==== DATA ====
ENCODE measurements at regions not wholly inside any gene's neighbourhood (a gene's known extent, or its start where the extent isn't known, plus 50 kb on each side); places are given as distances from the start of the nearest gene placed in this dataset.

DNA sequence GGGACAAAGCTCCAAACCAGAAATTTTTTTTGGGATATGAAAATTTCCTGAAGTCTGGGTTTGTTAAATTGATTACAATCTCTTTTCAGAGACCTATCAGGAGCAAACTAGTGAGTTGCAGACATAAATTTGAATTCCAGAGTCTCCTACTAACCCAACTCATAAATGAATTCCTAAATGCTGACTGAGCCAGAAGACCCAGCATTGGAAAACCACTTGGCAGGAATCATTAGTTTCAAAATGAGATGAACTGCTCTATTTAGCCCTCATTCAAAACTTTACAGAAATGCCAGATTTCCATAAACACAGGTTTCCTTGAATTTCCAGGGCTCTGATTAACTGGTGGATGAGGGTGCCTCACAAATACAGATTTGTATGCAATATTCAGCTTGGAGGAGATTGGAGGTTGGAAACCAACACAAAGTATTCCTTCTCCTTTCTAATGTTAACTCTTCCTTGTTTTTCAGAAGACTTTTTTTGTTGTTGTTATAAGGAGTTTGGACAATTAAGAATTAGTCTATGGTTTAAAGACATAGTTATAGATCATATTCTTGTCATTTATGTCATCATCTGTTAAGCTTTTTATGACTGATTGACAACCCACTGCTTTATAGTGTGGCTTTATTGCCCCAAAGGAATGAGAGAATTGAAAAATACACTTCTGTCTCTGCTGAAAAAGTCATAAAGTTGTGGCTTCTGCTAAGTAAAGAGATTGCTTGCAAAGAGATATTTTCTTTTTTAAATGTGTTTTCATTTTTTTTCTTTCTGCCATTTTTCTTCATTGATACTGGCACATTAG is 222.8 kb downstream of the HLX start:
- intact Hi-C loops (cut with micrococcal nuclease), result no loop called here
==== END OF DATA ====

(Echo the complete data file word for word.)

ENCODE measurements at regions not wholly inside any gene's neighbourhood (a gene's known extent, or its start where the extent isn't known, plus 50 kb on each side); places are given as distances from the start of the nearest gene placed in this dataset.

DNA sequence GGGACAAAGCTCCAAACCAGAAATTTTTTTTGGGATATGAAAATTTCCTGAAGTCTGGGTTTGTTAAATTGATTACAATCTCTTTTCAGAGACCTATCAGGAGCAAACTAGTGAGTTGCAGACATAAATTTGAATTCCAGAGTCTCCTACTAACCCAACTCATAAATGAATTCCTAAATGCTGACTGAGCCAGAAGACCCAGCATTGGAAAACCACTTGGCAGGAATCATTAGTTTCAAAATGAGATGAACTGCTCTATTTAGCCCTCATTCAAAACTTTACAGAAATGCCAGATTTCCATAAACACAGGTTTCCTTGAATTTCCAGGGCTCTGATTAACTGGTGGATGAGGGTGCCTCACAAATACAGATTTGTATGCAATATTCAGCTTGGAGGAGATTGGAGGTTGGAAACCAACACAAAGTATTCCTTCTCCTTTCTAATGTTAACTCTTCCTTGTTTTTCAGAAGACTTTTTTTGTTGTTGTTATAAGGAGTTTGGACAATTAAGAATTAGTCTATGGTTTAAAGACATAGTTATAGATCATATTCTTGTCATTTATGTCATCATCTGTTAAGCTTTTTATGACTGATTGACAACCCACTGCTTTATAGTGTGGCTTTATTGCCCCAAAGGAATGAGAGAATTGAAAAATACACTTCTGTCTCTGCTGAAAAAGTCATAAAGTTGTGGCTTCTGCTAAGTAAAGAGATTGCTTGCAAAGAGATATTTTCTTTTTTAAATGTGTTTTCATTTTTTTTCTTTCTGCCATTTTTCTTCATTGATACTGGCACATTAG is 222.8 kb downstream of the HLX start:
- intact Hi-C loops (cut with micrococcal nuclease), result no loop called here